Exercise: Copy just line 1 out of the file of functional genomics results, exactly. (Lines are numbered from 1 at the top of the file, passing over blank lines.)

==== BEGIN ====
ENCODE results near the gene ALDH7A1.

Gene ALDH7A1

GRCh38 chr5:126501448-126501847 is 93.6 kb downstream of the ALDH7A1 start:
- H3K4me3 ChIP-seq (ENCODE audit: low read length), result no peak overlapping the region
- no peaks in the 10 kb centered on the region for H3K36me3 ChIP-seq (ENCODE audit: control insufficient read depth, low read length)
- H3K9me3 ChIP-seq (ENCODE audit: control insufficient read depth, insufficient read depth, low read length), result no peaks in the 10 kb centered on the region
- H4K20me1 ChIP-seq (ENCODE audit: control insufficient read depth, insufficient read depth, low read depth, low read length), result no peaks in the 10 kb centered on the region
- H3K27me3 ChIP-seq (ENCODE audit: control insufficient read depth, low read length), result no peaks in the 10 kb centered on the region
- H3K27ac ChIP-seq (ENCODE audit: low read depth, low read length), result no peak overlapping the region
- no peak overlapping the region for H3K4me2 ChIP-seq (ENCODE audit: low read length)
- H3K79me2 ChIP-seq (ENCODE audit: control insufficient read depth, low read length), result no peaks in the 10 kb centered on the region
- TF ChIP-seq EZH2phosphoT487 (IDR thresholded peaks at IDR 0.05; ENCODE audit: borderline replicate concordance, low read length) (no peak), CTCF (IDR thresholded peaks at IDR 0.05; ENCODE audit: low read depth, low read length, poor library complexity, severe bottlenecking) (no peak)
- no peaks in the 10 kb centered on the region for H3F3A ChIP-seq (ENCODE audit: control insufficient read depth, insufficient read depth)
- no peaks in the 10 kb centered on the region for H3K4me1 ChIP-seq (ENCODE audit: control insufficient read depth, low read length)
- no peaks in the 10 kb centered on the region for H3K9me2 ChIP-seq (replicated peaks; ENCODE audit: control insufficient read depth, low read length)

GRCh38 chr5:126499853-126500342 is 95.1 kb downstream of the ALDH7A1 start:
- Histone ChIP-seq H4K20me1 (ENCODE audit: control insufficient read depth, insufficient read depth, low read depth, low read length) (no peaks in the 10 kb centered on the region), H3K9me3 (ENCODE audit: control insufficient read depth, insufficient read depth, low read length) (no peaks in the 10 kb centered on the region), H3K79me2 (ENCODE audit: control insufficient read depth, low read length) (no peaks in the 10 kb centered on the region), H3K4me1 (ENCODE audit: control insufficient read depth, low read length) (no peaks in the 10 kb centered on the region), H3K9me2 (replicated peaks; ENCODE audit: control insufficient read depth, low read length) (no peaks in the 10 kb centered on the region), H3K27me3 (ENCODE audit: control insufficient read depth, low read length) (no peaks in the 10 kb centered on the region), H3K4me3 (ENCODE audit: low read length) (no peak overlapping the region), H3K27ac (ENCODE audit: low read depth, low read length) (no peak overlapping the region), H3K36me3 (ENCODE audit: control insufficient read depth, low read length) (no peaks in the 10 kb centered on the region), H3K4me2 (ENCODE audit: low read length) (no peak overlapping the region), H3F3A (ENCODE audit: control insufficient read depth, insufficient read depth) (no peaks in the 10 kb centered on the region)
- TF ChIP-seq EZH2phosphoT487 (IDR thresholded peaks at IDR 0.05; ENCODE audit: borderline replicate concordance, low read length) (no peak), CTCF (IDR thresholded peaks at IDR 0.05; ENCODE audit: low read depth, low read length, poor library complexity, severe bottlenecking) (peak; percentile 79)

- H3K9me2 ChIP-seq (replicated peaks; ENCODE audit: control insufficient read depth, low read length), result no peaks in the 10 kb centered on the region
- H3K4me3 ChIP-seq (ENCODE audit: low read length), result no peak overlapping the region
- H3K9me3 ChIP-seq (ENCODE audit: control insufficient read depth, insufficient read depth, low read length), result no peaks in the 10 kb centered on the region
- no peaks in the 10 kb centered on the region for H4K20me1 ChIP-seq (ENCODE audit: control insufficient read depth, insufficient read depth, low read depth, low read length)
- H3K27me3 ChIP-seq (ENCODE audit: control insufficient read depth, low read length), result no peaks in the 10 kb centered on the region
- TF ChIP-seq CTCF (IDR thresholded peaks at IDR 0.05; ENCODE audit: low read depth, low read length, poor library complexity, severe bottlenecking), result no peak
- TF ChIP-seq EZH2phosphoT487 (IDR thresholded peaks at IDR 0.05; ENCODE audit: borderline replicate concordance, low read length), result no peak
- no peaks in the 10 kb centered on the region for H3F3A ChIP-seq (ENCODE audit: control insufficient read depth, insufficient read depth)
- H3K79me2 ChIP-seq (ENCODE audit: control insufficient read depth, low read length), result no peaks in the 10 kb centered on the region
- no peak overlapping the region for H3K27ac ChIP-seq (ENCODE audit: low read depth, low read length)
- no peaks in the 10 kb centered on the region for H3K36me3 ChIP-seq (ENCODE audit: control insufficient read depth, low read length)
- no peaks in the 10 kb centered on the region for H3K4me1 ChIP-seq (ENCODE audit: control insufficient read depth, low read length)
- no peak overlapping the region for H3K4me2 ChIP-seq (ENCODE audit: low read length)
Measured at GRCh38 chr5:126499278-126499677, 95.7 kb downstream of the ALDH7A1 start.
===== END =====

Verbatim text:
ENCODE results near the gene ALDH7A1.